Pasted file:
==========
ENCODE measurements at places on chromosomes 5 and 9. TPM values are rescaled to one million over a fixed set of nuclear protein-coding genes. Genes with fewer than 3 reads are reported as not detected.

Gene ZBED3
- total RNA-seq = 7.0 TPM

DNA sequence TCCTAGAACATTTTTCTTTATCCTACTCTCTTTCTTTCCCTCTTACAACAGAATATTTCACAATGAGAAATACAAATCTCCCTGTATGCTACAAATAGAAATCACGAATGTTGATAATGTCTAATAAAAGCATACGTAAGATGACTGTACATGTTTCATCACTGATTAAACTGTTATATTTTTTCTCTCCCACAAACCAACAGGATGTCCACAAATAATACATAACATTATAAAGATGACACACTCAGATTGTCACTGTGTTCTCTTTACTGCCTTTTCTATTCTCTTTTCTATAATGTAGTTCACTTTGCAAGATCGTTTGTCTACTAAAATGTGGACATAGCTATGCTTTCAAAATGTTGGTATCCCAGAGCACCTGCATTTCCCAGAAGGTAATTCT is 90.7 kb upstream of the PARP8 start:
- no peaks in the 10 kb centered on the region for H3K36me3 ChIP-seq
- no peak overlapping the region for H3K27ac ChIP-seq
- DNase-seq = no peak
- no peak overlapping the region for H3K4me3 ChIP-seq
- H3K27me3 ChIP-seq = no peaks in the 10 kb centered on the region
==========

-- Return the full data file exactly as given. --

ENCODE measurements at places on chromosomes 5 and 9. TPM values are rescaled to one million over a fixed set of nuclear protein-coding genes. Genes with fewer than 3 reads are reported as not detected.

Gene ZBED3
- total RNA-seq = 7.0 TPM

DNA sequence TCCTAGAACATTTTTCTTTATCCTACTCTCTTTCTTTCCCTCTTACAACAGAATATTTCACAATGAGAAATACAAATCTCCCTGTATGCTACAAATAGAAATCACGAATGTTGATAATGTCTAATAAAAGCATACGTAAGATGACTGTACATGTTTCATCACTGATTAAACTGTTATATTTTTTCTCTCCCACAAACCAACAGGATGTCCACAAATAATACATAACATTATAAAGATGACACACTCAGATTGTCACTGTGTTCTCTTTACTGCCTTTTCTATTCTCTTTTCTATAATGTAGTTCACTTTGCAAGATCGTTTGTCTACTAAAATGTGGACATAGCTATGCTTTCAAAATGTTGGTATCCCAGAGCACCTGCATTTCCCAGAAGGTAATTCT is 90.7 kb upstream of the PARP8 start:
- no peaks in the 10 kb centered on the region for H3K36me3 ChIP-seq
- no peak overlapping the region for H3K27ac ChIP-seq
- DNase-seq = no peak
- no peak overlapping the region for H3K4me3 ChIP-seq
- H3K27me3 ChIP-seq = no peaks in the 10 kb centered on the region